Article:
Hale Caesar (Terry Crews): weapons specialist (aren’t they all?). Good grief. His name is actually Hale Caesar. Doesn’t have a lot to do except being massive, and I do mean massive- the dad from Everybody Hates Chris is possibly the most beefed-up in the whole movie. He likes things that make big noises. Literally. That’s it. Kicks serious ass with a massive shotgun in some of the more entertaining/graphic fight scenes.

Toll Road (Randy Couture): demolitions expert, apparently. A personality vacuum that serves no purpose whatsoever in the film, except presumably to even out the weight on the plane if he and Terry Crews sit on opposite sides. He has no character, no good fight scenes and the only thing vaguely unique about him (he has cauliflower ears) is explained by a needlessly shoehorned-in anecdote that even the other characters in the film are bored by. It’s one thing to write bad dialogue, but if it gets to the point that it’s so tedious your other fictional characters don’t even give a shit about it, maybe that should tell you something. At least this time it’s a toss up between whether the character or the actor has the worse name.

You may have also heard that Bruce Willis, Arnold Schwarzenegger and Steve Austin are in this film. Well, Bruce and Arnie are in one scene, together with Stallone, bouncing incredibly awkward dialogue around with the sort of terrible acting chops I genuinely thought they had all long outgrown (maybe it’s ironic? It’s certainly awful), and the scene ends on what is obviously supposed to be a clever line that actually makes no sense at all. Austin is given a bit more to do (physically, at least) as Roberts’s henchman, Paine (oh come on. Seriously?), and the nicest thing I can say is he doesn’t screw up what is essentially a drill sergeant/mean bastard role that in any other film would be just as ably performed by an unknown extra. Mickey Rourke is also hanging around as mission co-ordinator/motorbike-loving-tattooist Tool (oh for goodness sake). He has one emotional speech that has all the subtlety of a brick with lines that are just as cumbersome, but otherwise he’s fine as an incidental character.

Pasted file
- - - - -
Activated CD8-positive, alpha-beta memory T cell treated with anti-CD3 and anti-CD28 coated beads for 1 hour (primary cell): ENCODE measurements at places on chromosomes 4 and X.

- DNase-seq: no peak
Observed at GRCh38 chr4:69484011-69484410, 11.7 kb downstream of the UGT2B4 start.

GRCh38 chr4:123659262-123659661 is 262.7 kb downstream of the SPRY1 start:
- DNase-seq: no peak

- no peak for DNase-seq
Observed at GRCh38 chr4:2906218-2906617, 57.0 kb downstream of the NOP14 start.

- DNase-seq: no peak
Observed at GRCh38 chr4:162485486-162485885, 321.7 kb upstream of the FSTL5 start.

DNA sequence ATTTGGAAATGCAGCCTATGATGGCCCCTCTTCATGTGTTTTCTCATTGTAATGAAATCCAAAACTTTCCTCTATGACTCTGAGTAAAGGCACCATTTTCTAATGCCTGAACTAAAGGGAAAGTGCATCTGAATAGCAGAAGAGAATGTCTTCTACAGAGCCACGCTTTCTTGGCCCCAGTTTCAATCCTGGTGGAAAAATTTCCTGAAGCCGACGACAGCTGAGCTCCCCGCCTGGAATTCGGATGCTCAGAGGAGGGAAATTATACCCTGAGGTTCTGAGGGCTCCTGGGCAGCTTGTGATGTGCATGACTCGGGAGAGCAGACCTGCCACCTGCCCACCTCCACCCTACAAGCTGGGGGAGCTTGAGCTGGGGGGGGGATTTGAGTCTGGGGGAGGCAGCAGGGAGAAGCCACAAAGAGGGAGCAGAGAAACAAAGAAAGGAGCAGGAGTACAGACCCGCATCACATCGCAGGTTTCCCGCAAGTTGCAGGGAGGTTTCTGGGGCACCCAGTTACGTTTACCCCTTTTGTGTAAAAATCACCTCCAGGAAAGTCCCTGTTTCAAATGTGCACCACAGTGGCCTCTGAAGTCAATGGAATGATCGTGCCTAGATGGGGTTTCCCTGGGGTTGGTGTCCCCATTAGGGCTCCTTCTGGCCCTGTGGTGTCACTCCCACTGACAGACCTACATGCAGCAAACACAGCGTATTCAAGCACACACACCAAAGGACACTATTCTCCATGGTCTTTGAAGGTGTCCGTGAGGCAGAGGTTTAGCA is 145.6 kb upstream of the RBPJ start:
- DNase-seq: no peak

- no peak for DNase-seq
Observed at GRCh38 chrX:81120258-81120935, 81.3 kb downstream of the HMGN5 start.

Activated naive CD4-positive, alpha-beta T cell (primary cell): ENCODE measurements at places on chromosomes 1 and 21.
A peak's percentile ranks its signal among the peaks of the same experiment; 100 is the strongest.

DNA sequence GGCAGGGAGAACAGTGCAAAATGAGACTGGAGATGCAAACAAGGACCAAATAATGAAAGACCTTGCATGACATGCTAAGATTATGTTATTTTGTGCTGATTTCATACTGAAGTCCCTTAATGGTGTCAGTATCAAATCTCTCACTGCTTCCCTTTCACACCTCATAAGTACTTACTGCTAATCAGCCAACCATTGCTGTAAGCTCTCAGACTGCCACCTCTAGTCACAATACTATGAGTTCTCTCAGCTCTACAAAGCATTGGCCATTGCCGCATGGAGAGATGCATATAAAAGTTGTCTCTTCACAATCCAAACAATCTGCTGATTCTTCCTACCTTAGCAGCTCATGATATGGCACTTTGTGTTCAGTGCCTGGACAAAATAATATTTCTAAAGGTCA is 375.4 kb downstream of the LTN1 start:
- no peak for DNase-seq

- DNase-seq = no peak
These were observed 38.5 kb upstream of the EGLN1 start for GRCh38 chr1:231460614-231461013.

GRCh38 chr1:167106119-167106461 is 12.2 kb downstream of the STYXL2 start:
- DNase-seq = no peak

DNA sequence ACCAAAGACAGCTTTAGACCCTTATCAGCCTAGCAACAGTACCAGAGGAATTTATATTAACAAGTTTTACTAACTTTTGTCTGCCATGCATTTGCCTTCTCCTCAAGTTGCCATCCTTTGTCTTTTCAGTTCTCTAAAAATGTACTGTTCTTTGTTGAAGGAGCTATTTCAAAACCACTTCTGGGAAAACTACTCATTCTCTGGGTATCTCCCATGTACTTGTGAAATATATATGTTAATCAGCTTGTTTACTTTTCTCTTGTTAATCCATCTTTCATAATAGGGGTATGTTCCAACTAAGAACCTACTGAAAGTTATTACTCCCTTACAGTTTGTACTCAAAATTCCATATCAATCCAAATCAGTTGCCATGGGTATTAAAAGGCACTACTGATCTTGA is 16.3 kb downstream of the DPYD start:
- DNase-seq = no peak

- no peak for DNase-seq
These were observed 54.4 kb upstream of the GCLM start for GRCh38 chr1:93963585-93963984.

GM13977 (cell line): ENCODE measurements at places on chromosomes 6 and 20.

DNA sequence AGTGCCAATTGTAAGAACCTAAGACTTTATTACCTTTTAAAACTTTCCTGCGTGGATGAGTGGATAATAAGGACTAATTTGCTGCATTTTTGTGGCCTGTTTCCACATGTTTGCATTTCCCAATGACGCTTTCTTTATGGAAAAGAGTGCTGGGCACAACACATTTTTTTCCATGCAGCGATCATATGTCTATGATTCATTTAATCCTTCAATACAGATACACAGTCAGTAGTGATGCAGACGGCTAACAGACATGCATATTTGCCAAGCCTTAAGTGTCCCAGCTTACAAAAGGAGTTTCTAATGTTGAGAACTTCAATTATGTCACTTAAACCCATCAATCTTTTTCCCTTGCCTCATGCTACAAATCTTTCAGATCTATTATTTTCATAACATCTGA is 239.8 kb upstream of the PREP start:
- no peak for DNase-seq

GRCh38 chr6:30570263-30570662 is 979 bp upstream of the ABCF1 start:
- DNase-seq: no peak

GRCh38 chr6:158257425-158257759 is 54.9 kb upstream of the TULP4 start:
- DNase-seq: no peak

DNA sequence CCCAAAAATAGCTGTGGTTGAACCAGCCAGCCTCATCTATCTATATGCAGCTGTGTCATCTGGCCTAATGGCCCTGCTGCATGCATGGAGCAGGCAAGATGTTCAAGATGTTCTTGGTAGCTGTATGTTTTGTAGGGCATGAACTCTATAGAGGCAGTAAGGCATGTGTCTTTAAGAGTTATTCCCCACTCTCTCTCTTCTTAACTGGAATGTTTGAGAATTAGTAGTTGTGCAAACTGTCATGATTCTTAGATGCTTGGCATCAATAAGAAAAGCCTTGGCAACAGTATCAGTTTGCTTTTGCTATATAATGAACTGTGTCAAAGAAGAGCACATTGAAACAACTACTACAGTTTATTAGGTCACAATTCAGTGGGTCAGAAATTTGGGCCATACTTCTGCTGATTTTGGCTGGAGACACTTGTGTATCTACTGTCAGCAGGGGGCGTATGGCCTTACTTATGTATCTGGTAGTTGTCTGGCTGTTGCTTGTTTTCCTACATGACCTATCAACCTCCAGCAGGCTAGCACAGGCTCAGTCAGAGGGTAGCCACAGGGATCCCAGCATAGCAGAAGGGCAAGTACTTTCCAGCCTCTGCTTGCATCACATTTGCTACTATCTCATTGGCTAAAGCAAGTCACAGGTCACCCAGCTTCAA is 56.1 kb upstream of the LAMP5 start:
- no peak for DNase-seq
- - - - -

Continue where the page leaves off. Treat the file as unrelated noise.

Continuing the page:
The Expendables are assisted in their mission by the general’s daughter, Sandra, played by Gisele Itié, giving the role the overdose of emotion you’d expect from a Brazilian soap opera actress, and far more than it requires/deserves. Of course, she will be the love interest for Stallone, and consequently the reason for countless deaths of her countrymen.

Now it may seem from what I’ve written so far that this is a complete turkey of a film, but that’s not true. Amongst all the jarring tonal shifts between buddy-movie camaraderie and brutal bloody battles, the needless overuse of shaky cam and the paper-thin characterization, there is the kernel of a great film here. Some of the fight scenes are truly well executed, brutal and visceral without being over the top (though some come very close), and though the plot might be so generic it hurts, at least it doesn’t try and make this ensemble piece Ocean’s Eleven with guns. It’s not enough to turn it into a recommendation, but, just like many people went to Gran Torino for the chance to see Clint Eastwood playing ‘that character’ for probably the last time, if you want to capture the last twinkle of 80s action magic out of this cast, now’s your chance.